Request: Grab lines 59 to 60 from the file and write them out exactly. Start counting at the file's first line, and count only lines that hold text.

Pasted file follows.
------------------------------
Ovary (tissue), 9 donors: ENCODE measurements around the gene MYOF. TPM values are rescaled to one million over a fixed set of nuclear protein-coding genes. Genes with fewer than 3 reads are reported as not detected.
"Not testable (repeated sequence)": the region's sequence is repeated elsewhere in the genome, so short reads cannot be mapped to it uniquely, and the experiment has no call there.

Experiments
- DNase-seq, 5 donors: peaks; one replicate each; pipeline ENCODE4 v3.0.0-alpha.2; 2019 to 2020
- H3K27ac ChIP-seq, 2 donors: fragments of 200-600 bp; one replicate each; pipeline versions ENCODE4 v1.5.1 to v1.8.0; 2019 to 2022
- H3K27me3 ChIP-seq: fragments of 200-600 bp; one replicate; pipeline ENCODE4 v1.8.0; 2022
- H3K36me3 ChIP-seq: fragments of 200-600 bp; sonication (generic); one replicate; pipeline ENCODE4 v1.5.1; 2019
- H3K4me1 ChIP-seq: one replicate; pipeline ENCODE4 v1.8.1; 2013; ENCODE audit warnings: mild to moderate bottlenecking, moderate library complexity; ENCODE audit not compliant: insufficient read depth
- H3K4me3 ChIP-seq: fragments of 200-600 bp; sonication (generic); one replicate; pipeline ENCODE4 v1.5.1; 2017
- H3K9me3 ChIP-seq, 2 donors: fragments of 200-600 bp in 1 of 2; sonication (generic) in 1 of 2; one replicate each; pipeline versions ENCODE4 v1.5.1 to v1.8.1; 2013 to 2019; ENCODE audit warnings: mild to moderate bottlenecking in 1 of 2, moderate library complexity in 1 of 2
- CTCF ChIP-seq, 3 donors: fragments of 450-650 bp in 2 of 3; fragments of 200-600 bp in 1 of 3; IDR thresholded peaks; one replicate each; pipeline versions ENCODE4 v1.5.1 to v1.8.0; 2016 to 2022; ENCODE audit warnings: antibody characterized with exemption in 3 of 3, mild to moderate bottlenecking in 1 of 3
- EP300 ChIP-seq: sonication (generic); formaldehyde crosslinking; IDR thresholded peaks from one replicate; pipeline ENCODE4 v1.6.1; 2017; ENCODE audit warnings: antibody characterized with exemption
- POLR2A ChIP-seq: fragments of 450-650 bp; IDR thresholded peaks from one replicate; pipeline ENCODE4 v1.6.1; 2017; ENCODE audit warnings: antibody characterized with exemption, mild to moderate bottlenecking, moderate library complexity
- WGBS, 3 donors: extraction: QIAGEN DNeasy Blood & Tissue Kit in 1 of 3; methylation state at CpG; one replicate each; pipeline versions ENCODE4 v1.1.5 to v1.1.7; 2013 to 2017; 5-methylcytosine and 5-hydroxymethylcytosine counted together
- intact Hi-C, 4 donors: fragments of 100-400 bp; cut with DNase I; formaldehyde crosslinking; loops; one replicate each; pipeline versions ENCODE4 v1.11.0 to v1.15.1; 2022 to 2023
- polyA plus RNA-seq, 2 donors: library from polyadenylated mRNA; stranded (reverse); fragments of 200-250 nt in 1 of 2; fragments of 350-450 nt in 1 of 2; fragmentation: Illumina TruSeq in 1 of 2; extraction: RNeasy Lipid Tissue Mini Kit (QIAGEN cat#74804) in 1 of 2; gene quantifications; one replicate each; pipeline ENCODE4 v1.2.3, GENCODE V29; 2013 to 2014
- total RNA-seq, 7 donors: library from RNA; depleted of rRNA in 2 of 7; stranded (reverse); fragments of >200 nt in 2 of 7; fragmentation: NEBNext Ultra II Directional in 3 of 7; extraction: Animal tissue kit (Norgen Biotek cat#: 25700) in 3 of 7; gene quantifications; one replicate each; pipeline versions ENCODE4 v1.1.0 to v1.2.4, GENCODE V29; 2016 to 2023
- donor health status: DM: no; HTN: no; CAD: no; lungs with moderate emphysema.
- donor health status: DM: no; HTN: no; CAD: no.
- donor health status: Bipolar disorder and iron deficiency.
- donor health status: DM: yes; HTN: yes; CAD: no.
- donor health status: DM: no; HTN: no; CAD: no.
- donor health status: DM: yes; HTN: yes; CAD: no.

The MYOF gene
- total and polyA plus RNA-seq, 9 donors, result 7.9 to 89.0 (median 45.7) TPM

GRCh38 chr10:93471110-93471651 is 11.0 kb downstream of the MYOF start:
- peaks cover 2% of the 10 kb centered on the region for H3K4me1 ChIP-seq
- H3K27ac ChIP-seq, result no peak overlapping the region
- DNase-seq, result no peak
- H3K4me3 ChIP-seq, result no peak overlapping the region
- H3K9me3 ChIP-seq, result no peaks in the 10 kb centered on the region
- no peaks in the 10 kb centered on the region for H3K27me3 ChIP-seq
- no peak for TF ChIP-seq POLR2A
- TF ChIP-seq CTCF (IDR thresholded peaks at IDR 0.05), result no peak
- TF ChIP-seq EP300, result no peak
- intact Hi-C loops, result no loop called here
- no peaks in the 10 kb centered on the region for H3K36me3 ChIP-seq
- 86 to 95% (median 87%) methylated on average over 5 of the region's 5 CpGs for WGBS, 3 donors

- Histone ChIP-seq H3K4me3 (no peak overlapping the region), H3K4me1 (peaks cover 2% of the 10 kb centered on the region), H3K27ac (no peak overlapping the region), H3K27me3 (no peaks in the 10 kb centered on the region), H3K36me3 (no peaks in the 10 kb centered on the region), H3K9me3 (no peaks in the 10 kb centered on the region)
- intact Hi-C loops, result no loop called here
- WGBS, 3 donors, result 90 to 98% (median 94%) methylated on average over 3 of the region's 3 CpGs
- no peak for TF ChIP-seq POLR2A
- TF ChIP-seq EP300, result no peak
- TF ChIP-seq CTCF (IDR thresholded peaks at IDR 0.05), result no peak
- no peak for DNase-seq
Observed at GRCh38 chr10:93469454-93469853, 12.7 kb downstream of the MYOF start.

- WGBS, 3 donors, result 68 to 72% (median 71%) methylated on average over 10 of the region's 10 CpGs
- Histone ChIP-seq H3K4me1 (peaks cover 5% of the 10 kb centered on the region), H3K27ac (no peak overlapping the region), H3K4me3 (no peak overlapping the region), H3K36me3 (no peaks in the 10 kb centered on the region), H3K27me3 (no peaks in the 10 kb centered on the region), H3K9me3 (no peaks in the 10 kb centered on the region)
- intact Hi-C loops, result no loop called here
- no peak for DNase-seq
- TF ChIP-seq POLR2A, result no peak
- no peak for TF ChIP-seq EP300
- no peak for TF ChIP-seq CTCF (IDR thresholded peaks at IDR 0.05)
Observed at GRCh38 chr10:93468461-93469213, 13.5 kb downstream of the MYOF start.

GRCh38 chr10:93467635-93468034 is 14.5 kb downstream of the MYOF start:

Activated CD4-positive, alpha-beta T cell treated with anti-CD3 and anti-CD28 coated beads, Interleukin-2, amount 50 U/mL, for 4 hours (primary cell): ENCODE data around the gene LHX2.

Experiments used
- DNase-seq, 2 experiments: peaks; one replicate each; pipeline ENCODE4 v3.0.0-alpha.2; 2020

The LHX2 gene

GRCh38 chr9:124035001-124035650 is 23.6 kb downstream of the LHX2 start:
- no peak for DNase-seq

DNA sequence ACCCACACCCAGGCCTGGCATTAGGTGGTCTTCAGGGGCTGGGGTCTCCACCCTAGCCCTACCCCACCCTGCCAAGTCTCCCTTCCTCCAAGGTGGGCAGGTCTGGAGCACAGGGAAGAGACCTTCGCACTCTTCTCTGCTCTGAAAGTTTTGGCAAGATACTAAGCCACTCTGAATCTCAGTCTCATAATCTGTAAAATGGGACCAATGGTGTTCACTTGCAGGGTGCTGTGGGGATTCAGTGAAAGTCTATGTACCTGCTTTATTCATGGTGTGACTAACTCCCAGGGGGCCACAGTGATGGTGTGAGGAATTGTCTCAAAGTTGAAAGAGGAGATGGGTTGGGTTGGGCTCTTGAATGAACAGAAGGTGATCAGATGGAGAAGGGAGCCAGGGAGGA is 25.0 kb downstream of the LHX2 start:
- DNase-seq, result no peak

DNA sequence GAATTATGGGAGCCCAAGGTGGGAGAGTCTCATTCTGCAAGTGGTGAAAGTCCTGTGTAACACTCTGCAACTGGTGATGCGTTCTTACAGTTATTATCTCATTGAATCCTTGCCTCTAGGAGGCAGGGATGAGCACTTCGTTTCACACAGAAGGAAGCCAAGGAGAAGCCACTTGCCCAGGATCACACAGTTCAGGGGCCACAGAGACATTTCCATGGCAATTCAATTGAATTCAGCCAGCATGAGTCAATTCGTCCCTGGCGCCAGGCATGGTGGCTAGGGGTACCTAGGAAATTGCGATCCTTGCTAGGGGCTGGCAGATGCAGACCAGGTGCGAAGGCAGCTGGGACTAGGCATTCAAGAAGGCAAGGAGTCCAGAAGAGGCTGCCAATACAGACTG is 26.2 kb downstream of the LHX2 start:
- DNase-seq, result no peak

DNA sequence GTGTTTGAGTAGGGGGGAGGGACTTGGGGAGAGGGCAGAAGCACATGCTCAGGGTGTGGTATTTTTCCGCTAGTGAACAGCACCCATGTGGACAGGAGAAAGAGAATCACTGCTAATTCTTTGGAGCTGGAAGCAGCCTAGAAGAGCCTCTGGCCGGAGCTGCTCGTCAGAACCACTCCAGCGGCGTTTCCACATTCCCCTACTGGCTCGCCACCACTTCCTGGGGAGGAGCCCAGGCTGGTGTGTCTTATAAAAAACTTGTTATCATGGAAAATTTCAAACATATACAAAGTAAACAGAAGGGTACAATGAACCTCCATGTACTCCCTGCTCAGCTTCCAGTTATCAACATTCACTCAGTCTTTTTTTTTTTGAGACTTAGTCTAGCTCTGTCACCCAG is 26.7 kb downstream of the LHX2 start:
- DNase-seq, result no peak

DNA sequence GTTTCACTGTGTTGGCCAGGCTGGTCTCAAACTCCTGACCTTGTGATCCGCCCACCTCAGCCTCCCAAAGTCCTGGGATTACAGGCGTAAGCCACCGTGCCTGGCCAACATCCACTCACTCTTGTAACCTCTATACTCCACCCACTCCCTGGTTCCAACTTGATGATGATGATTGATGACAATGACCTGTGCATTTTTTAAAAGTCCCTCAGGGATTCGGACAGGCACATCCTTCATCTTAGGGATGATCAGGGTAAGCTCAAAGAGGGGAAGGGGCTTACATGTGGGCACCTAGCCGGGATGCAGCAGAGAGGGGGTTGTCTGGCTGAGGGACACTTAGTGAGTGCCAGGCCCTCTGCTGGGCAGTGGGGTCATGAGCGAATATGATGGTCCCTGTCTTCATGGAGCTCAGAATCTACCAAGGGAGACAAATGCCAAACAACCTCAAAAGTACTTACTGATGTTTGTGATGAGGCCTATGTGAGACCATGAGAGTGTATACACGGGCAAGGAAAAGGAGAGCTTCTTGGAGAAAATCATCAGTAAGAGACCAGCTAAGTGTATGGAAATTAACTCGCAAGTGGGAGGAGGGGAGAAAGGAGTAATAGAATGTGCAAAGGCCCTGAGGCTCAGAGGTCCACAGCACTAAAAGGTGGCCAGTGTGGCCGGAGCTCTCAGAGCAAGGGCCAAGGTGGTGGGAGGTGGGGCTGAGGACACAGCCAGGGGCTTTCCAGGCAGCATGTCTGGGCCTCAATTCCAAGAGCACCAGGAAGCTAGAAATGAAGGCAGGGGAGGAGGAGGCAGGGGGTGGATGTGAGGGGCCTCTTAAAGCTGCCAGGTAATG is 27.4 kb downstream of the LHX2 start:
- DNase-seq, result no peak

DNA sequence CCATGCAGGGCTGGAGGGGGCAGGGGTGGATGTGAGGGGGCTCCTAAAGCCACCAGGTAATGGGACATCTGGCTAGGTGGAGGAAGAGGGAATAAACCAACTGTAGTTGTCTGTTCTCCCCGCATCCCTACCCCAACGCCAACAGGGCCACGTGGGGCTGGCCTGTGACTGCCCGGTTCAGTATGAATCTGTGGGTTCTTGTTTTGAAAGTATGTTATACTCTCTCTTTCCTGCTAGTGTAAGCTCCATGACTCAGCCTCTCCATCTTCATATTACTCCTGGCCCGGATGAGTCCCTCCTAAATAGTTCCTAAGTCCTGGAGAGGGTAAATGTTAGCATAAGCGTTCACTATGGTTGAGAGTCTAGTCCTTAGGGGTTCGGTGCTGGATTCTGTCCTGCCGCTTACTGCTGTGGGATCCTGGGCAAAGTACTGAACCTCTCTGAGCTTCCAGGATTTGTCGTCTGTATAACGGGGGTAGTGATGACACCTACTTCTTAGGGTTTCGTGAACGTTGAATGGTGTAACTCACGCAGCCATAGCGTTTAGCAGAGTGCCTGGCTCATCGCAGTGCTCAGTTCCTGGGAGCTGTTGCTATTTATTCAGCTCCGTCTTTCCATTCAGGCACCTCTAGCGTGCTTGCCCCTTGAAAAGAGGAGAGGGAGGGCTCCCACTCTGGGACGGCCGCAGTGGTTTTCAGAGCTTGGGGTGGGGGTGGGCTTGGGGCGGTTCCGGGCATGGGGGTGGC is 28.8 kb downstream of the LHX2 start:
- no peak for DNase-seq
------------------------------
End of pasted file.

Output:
The LHX2 gene

GRCh38 chr9:124035001-124035650 is 23.6 kb downstream of the LHX2 start: